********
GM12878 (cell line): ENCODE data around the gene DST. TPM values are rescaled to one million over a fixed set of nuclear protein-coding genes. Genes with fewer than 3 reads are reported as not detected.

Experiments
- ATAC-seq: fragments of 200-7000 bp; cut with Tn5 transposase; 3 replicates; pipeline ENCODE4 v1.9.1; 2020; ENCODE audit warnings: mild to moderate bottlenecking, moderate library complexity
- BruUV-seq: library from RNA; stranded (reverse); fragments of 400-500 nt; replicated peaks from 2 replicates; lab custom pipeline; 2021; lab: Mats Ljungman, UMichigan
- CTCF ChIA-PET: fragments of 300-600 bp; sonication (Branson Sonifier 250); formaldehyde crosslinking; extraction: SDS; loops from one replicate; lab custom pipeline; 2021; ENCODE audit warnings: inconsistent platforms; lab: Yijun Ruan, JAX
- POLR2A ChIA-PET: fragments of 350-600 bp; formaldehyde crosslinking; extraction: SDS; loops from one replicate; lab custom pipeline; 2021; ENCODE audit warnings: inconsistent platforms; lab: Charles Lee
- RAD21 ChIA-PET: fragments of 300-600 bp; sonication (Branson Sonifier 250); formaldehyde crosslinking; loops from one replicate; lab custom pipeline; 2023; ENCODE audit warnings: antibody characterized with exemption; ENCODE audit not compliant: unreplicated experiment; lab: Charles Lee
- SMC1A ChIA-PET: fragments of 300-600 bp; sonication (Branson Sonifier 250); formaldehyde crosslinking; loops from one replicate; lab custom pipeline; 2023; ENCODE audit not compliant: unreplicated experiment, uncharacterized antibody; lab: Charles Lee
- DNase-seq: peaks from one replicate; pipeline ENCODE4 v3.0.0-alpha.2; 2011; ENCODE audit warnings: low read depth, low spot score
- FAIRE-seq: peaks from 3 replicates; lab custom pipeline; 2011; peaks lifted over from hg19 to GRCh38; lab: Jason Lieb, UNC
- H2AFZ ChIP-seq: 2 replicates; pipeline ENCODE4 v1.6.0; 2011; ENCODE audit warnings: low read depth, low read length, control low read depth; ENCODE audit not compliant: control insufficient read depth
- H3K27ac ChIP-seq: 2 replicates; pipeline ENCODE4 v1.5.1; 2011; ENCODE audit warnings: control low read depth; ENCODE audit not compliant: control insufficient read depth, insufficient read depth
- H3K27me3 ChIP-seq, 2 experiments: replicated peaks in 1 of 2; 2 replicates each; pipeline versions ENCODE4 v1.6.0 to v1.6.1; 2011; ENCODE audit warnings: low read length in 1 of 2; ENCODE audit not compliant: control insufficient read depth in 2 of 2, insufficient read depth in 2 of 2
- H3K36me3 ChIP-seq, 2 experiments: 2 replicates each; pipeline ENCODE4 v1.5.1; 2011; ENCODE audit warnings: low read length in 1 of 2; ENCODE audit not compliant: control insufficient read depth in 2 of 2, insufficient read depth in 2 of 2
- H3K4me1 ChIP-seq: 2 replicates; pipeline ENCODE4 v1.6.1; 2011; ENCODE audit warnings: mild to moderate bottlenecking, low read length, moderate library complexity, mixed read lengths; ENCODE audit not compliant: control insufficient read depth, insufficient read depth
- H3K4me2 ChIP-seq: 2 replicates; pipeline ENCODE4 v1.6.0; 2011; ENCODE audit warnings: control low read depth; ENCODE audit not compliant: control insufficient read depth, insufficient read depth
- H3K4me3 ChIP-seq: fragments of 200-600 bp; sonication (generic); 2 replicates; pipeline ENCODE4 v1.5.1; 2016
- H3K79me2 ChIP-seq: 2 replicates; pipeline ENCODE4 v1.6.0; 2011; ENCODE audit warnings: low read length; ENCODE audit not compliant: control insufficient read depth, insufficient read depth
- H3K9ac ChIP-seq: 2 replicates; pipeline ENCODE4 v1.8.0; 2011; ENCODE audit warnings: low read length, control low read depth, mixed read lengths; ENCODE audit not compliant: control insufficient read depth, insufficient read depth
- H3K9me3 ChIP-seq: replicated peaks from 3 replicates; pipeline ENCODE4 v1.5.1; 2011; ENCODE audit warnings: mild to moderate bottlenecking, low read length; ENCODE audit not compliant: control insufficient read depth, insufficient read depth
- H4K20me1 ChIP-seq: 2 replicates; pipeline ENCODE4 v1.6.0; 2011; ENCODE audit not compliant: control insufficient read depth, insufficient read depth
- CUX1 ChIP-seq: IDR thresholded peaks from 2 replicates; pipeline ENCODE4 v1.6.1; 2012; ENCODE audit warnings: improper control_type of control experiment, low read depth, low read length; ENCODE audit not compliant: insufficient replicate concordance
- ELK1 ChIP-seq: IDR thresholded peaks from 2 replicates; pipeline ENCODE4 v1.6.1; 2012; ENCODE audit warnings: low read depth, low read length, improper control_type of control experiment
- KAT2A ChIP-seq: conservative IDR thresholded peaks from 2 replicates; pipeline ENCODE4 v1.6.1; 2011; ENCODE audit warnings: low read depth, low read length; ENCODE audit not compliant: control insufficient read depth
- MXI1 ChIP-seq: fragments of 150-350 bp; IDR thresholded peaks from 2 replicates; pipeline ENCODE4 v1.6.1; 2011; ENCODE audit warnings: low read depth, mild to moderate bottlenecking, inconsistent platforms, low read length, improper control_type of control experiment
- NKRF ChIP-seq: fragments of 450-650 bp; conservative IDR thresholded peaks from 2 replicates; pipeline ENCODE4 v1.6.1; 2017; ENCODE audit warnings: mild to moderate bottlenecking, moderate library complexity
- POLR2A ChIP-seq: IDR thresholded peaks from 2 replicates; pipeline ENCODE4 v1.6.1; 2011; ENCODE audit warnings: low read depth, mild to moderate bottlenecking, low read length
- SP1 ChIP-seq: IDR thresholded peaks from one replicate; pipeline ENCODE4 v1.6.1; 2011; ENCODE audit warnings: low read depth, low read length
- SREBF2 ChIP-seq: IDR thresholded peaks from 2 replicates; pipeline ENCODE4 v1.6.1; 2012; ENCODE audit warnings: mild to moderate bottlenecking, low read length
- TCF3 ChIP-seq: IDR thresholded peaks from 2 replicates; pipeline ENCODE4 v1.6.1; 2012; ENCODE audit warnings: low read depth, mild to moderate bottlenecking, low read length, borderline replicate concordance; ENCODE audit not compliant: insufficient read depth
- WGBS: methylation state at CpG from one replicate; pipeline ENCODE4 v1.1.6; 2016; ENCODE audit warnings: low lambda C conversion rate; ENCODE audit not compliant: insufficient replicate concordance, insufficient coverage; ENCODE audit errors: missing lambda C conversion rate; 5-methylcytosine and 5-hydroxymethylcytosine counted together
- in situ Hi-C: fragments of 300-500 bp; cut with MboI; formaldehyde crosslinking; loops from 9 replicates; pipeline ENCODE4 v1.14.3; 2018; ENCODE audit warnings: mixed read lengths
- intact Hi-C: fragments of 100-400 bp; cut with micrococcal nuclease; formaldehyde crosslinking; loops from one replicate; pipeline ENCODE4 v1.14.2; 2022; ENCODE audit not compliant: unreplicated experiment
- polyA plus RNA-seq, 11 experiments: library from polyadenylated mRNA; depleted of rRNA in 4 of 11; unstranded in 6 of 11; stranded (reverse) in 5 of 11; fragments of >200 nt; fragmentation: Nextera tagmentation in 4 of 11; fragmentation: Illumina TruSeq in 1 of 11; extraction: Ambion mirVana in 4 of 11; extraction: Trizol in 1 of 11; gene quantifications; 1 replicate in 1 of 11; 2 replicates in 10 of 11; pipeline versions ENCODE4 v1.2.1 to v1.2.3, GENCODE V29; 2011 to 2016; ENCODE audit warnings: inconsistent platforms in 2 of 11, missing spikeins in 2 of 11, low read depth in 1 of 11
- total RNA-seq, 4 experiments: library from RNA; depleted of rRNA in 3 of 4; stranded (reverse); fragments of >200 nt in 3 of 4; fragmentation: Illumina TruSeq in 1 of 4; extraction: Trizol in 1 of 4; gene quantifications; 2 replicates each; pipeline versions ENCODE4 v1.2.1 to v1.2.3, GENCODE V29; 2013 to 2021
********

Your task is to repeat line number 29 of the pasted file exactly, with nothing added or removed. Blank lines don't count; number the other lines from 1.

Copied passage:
- SREBF2 ChIP-seq: IDR thresholded peaks from 2 replicates; pipeline ENCODE4 v1.6.1; 2012; ENCODE audit warnings: mild to moderate bottlenecking, low read length